One famous Japanese painting is Katsushika Hokusai's "The Great Wave off Kanagawa," which he painted sometime between 1829 and 1832. The painting depicts two fishing boats surrounded by a large wave that dwarfs the image of Mount Fuji in the background.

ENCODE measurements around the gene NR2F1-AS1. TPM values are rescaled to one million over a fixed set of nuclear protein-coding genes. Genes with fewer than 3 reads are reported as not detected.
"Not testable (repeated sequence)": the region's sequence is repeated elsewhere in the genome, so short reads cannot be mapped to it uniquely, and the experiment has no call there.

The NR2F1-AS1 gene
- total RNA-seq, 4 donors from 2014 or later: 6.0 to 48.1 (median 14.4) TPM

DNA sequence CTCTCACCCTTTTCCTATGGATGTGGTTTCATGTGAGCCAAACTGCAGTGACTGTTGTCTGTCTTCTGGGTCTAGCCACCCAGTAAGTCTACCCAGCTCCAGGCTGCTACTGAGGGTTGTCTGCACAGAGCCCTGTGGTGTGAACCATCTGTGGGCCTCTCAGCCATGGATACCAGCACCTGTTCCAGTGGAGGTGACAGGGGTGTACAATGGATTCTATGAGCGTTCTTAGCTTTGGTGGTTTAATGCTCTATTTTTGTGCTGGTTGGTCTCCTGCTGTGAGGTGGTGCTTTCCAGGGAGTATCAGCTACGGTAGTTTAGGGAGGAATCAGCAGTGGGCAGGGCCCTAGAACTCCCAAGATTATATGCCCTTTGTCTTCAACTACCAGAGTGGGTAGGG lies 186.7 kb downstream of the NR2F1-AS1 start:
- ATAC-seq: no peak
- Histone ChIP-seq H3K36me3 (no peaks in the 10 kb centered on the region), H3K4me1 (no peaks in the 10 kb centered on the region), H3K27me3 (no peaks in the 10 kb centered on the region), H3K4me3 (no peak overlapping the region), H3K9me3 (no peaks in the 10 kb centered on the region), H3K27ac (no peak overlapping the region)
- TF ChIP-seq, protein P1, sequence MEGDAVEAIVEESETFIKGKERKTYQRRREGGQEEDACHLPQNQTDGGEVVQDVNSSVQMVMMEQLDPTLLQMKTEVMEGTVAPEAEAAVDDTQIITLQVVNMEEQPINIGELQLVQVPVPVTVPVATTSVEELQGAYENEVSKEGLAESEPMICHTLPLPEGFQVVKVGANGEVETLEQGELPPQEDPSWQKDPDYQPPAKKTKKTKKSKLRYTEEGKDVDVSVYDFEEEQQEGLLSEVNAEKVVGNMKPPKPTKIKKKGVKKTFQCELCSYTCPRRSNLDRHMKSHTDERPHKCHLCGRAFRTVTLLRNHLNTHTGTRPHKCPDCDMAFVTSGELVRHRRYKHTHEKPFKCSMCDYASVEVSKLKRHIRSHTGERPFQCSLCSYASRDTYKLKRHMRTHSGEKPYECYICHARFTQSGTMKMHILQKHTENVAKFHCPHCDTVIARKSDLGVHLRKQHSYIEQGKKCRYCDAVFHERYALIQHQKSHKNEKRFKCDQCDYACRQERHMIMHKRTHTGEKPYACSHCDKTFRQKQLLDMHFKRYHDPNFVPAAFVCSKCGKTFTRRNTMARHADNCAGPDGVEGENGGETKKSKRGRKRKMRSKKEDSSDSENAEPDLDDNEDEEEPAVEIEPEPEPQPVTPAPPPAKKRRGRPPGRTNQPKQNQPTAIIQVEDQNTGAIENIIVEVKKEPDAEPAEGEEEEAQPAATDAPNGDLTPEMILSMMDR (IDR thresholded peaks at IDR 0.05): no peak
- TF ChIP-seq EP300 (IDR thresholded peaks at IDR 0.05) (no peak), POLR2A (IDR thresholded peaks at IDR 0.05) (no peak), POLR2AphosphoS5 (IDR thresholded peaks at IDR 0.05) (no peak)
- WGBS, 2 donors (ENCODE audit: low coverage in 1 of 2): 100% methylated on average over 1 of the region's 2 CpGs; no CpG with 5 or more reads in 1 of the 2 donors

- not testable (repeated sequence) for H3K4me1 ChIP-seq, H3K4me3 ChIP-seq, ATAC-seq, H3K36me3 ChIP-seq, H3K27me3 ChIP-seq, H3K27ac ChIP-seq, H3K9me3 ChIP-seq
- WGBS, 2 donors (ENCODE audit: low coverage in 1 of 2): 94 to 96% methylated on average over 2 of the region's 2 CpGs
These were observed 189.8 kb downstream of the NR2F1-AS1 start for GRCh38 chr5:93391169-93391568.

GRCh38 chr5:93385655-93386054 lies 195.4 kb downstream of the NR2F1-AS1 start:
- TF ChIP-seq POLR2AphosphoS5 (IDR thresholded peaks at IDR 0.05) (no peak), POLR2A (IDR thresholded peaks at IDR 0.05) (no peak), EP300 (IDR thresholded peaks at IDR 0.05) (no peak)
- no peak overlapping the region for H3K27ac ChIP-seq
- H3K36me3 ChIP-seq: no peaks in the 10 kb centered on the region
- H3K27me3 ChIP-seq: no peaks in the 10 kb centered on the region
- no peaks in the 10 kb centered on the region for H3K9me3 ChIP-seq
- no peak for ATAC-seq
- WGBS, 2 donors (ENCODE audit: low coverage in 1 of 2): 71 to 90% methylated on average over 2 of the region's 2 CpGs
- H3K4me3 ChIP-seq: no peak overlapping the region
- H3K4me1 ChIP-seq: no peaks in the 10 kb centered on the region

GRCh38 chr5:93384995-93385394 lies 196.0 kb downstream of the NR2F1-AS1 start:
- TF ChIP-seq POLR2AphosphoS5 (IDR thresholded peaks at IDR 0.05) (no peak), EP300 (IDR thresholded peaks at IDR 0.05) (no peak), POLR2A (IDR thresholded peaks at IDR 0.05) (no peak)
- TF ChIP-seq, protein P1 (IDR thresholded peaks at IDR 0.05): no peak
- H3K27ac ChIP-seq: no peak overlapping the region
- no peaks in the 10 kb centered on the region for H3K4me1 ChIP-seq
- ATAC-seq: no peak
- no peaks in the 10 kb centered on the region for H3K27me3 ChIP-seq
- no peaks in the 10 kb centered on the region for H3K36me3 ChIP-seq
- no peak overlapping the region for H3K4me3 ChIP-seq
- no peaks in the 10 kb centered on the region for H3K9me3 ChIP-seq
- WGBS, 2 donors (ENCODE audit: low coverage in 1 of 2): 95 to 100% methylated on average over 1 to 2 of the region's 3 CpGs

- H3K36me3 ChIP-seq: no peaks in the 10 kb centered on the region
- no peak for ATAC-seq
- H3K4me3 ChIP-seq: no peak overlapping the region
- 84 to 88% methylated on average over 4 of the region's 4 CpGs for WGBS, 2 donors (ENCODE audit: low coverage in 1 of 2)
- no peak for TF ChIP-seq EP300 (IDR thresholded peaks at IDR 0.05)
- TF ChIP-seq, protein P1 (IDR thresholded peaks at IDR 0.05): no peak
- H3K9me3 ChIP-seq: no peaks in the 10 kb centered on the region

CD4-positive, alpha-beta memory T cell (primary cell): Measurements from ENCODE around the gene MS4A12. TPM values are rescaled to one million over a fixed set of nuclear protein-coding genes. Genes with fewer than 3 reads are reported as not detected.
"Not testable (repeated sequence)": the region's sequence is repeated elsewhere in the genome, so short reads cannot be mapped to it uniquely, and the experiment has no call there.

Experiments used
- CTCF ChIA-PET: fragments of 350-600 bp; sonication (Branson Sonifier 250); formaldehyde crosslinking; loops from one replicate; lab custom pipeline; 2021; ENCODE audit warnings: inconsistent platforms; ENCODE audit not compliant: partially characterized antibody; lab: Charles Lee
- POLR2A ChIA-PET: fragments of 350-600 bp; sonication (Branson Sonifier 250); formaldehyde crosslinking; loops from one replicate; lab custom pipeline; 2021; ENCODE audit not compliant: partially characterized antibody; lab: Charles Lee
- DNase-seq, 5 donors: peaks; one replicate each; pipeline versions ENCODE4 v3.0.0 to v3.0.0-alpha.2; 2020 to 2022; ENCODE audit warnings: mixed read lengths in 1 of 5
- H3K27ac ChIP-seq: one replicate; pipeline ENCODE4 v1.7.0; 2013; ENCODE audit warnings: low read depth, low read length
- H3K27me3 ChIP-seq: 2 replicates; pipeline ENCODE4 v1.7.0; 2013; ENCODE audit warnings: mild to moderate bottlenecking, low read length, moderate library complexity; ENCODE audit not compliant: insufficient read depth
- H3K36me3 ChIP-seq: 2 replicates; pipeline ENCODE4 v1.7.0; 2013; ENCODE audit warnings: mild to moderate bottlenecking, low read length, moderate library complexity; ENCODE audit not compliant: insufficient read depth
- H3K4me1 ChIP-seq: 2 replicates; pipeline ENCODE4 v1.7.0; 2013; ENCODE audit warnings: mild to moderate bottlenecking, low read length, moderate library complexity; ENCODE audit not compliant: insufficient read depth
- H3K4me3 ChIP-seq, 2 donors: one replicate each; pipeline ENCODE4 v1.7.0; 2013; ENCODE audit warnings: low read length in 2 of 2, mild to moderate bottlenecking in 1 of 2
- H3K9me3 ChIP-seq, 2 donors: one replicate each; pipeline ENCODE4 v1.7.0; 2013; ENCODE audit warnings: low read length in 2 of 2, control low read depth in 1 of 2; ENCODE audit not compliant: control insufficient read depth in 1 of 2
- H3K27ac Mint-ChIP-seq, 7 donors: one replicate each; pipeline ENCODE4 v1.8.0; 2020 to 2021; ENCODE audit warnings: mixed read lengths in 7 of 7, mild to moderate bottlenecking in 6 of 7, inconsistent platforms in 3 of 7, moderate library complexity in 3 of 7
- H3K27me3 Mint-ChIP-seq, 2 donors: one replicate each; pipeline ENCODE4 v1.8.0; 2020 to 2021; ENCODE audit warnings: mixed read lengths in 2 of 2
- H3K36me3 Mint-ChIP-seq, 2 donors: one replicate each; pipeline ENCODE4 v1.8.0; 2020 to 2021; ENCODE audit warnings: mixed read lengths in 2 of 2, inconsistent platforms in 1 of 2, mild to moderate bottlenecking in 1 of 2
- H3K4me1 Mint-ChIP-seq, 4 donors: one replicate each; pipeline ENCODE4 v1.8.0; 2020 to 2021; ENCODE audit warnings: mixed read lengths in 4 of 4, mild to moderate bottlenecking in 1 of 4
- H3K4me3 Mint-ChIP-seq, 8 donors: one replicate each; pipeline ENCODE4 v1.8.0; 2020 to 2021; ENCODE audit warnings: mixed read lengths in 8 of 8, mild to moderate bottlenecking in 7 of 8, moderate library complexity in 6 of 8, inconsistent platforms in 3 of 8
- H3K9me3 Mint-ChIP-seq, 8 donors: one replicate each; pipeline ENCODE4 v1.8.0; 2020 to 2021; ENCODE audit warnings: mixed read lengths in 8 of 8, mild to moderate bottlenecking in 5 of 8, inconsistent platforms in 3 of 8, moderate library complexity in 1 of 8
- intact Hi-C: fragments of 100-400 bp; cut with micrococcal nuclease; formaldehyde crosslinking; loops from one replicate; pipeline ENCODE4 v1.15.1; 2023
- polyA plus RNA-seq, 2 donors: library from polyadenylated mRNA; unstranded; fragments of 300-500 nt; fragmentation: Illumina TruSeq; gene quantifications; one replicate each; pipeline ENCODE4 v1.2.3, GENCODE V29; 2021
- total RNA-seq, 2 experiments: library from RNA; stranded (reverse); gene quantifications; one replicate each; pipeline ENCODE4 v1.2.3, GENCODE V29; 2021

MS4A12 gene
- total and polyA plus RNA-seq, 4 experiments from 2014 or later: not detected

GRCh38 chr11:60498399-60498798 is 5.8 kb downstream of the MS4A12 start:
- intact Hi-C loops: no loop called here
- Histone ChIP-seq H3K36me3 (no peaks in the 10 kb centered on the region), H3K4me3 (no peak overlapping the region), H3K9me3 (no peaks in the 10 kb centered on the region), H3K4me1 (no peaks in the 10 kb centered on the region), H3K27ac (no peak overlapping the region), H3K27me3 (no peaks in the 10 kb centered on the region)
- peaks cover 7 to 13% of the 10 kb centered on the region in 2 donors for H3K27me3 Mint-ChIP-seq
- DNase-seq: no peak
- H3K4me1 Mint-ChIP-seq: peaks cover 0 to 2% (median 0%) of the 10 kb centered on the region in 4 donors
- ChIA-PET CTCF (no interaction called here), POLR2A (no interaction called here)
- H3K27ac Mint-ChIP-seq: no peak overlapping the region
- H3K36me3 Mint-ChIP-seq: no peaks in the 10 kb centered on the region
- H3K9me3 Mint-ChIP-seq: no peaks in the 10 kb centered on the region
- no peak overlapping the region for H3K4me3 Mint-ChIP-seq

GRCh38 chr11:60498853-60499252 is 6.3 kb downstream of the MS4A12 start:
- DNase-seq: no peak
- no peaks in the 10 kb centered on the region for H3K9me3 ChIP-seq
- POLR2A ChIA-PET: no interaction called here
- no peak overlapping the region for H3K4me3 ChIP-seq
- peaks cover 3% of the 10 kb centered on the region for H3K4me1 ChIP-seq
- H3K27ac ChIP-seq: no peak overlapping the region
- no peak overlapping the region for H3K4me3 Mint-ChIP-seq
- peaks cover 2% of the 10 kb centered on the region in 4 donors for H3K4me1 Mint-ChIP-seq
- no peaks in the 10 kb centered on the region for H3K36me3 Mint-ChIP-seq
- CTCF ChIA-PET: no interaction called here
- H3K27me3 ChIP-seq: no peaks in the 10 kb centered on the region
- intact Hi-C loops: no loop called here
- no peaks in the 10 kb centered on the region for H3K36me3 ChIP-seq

Other paintings by Hokusai include "One Hundred Views of Mount Fuji," "The Dragon of Smoke Escaping from Mt Fuji" and "The Strong Oi Pouring Sake." Hokusai's painting "The Dream of the Fisherman's Wife" influenced the early 20th-century artist Pablo Picasso. More Japanese paintings well-known to Western audiences include Ando Hiroshige's series of prints "The Fifty-Three Stations of the T?kaid?," which features scenes along the trade route to T?kaid?. These, and many famous Japanese artworks, belong to the genre of woodblock printing known as "ukiyo-e." Common "ukiyo-e" themes included illustrations of Buddist texts, historical legends, landscapes and brothel scenes. Artists first painted an image onto silk or paper and then took them to an engraver, who carefully carved printing plates for each color and printed them one-by-one on a sheet of paper. The "ukiyo-e" style lasted from the 17th to the 20th century. Another great Japanese work of art is Tawaraya Sotatsu's screen painting "The Waves at Matsushima." Sotatsu painted the image on a six-panel folding screen sometime in the early 17th century.